Are we walking tall but not thinking big?

In the context of a major Metropolitan Activity Centre (MAC), is a 51 story residential tower or a 28 story commercial building to be built by Vicinity Centres in Box Hill, Melbourne really surprising?

With the confluence at Box Hill of train, tram, bus, the Suburban Rail Loop (SRL), and a major shopping and restaurant precinct outside their doors, what better place to concentrate city dwellers?

Local authority Whitehorse Council recently granted permits for Vicinity’s big-tower development. The vote was only 7:4 in favour – a close call.  Those against were mainly worried by the height – the visual impact from nearby leafy suburbs like Mont Albert – and the less-than-normal car parking allowance.

The choice is not whether Box Hill becomes an MAC – it’s well and truly on its way – but whether it’s a well designed, interesting and desirable place to live and work, a CBD with a rosy future.

Successful cites in the world these days are being built and rebuilt around accommodating the needs and desires of people on the ground, not around accommodating the needs of cars – think  Paris, Barcelona or New York where the attraction is the ‘vibe’ of the big city, not being stuck in traffic.

I can hear to doubters now:   “But Box Hill is not like those places!”

Of course it’s not, but it could be its own version of a really desirable CBD. It’s only the imaginations of the folk in diverse cities like York (UK), Oslo, Helsinki, New York, Amsterdam, Barcelona and a great many others that has led to them banning or radically reducing car use.

So it’s unfortunate that building height, and lack of car parks dominated the discussion, rather than pushing for better people-centred access into and through the Box Hill MAC at ground level.

It’s been several years now since Whitehorse City started to develop a new Structure Plan for Box Hill to ensure that the future the developers are giving the city is one that the residents actually want. There have been plans, hearings, and forums of interested people with a vision for the MAC and for transport integration. But still there is no framework. It’s well and truly overdue.

It’s within this context that it’s very disappointing that of the conditions placed on Vicinity’s plans there was nothing to ensure the maintenance of an effective north-south active transport route through the CBD and over the railway line.  The only safe existing link will soon be cut off by Vicinity’s imminent development, leaving adjacent highways – Station St and Elgar Rd  – as the only options to use. Suicide potential for experienced riders, let alone a young person wanting to get by bike to major Box Hill swimming and sports precinct south of the rail line. Academics tell us we have a big deficit in the amount of physical activity undertaken by all, and especially our youth. Let’s make it easier, not harder or impossible.

All the forums and meetings about the Box Hill of the future have universally agreed that an additional new bridge over the railway is essential for the active transport needs of the future. Vicinity agreed too and will, as part of this planning application, transfer a small parcel of land to the Council to enable this to be practically built at some future time.  But the future is now coming quickly, and the bridge is not.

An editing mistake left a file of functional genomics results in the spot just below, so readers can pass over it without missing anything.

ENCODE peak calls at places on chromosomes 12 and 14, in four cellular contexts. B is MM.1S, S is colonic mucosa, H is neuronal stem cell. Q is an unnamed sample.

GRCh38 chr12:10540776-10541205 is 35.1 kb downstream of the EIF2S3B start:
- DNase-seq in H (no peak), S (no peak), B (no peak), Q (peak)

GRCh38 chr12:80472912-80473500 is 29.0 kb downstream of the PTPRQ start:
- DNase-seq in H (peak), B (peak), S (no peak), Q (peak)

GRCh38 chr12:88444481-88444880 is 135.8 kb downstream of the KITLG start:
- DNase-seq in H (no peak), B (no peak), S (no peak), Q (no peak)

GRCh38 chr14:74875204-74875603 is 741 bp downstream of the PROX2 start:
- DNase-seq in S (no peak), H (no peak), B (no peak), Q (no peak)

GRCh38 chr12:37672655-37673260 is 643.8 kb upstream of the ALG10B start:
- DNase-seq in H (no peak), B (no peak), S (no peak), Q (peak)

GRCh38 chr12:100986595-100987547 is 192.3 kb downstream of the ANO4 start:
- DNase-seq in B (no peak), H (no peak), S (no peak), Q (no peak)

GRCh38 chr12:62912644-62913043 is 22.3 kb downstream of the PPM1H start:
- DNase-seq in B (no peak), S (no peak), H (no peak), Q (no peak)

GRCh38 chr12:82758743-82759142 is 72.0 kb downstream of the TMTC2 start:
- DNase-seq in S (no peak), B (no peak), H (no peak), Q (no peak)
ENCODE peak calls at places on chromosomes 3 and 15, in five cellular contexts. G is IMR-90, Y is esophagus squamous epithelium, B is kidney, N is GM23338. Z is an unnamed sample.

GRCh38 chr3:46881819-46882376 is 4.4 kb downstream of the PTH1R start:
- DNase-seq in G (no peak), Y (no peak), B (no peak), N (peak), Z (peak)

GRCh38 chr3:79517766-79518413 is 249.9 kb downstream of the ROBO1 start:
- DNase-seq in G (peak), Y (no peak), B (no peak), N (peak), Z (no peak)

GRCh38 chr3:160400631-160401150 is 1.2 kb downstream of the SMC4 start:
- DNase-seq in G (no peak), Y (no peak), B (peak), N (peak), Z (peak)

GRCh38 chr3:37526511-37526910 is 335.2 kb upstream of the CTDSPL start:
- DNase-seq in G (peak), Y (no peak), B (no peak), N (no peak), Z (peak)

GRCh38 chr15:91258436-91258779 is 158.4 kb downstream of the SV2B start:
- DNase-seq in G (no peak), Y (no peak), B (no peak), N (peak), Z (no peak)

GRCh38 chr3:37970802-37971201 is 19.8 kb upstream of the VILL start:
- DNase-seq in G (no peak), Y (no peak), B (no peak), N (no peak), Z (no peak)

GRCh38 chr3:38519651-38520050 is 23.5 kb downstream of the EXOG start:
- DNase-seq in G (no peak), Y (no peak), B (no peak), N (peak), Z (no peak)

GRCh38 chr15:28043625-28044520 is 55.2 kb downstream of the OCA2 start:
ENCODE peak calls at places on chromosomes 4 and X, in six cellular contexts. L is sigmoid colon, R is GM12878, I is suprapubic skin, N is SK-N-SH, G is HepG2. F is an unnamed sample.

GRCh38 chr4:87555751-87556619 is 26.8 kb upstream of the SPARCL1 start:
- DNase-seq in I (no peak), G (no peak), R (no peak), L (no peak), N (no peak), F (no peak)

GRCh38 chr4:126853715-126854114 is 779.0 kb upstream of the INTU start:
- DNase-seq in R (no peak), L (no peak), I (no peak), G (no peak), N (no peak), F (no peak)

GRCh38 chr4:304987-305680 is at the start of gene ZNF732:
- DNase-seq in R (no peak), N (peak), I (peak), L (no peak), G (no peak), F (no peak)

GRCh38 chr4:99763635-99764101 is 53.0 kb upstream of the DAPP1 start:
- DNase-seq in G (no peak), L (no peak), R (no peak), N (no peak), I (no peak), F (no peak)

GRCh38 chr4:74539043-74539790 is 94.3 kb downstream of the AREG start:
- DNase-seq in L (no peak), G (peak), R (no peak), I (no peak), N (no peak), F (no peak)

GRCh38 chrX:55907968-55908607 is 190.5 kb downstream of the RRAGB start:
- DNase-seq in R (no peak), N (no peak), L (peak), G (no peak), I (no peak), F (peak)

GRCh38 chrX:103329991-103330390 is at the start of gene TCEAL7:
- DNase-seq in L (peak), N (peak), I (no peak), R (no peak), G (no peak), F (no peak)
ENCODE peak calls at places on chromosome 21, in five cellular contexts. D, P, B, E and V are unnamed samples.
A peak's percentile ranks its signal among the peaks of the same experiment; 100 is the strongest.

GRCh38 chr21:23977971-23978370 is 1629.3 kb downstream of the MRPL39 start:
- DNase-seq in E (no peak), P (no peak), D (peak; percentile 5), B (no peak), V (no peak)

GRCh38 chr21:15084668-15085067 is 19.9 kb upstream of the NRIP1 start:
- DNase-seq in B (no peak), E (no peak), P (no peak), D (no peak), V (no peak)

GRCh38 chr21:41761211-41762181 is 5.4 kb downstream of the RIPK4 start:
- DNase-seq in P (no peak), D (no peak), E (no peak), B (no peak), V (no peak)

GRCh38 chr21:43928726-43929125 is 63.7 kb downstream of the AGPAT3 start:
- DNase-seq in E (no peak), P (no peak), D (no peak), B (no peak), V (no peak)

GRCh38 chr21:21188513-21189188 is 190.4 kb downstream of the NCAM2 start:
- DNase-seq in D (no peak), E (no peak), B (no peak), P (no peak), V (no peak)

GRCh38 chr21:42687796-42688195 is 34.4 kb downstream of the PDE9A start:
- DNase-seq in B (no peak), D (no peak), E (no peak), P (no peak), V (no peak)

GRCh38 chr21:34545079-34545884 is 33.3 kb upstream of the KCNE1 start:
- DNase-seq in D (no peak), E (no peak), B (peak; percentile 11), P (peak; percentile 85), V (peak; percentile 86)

Pedestrians still have the option to traverse through the foodcourts and arcades of the station precinct and shopping centre to travel north-south. But that’s like demanding that in the City of Melbourne all north-south foot traffic must go through the many arcades and food courts, and banning the use of pedestrianised Swanston and Elizabeth streets. Possible but totally impractical and undesirable.

At a time when the Box Hill MAC should be being regarded as a blank canvas upon which to creatively build a city for the future, have we let our visions be clouded by how we perceive the past? Have we let the inertia of bureaucracy lead to the mundane, and to locking-in of the unattainable?

Add the uncertainties of the SRL development and its effects plus the lack of direction and planning by the State Government about the Box Hill station itself, about a bus interchange that meets the community need, or shared, safe and desirable active transport links towards Blackburn and Mont Albert.

It makes all the Government talk about 15 or 20 minute cities sound hollow.

Planning for the next stage of Vicinity’s development over the station and across to Carrington Rd is imminent. Let’s make sure that an arcade-type-shopping-mall-foodcourt route is not foist upon the through-traffic pedestrians, and those using transport aids – even low speed bikes. People of Box Hill deserve much better vision than that.

And here’s a way to speed up delivery of that universally agreed bridge. SRL plans to eventually make the existing south lanes of nearby divided Whitehorse Rd into a vibrant pedestrian, cycling and open mall area. It’s a brilliant and visionary idea. And it will make an east-to-west active transport route via Box Hill MAC possible by utilising the proposed new bridge if it ever gets built.

Let’s turn “eventually” into a “do-it as a first priority” of the SRL project.

A commitment by the Victorian State Government to build that bridge now, rather than in some uncertain future, will show their true colours.

And it might influence a few precious votes too!

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